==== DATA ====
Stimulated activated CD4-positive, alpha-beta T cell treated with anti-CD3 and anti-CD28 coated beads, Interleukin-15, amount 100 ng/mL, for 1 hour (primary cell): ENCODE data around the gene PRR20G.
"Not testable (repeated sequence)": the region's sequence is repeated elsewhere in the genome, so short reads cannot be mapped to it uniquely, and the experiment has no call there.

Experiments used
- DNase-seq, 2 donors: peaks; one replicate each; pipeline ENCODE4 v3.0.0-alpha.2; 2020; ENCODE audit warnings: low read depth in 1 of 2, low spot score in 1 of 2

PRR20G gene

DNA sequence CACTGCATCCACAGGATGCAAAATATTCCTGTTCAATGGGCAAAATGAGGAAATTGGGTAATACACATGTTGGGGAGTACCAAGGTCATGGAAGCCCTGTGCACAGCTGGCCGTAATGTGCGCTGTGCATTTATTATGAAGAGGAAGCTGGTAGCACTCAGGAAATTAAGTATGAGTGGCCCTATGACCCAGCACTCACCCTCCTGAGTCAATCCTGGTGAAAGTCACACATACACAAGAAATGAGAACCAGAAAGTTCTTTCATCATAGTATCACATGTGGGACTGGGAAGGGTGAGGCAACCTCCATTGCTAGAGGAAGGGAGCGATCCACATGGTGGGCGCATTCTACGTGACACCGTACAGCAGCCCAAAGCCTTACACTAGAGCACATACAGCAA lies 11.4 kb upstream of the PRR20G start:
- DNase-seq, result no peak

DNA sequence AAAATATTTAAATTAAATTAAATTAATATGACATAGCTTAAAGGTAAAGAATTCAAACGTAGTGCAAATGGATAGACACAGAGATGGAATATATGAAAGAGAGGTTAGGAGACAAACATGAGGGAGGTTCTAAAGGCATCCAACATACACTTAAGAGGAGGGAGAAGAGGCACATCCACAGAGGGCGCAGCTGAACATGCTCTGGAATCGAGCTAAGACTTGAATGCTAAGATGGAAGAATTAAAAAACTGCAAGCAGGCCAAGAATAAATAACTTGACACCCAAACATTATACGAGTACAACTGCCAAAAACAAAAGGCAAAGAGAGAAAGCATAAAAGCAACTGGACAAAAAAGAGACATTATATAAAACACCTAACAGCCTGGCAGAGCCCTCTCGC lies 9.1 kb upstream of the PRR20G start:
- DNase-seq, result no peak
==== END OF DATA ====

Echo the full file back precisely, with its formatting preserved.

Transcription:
Stimulated activated CD4-positive, alpha-beta T cell treated with anti-CD3 and anti-CD28 coated beads, Interleukin-15, amount 100 ng/mL, for 1 hour (primary cell): ENCODE data around the gene PRR20G.
"Not testable (repeated sequence)": the region's sequence is repeated elsewhere in the genome, so short reads cannot be mapped to it uniquely, and the experiment has no call there.

Experiments used
- DNase-seq, 2 donors: peaks; one replicate each; pipeline ENCODE4 v3.0.0-alpha.2; 2020; ENCODE audit warnings: low read depth in 1 of 2, low spot score in 1 of 2

PRR20G gene

DNA sequence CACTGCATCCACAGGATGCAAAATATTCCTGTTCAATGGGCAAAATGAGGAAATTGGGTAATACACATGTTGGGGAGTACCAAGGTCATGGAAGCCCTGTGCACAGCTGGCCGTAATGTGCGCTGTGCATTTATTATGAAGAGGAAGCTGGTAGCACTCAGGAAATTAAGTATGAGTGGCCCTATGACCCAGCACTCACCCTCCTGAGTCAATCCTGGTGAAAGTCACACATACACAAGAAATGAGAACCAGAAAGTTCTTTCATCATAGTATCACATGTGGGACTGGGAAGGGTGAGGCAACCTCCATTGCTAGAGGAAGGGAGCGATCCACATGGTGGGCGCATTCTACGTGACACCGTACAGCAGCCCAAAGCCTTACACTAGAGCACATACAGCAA lies 11.4 kb upstream of the PRR20G start:
- DNase-seq, result no peak

DNA sequence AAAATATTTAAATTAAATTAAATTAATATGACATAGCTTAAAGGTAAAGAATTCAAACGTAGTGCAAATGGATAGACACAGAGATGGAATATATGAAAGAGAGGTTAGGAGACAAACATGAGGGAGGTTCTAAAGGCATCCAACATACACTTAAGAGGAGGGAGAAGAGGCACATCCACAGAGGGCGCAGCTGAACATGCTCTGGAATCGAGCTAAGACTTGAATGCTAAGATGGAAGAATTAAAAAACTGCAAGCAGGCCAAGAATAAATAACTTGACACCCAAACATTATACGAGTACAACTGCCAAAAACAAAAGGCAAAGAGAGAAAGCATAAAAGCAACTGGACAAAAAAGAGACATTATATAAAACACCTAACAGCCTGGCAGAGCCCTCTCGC lies 9.1 kb upstream of the PRR20G start:
- DNase-seq, result no peak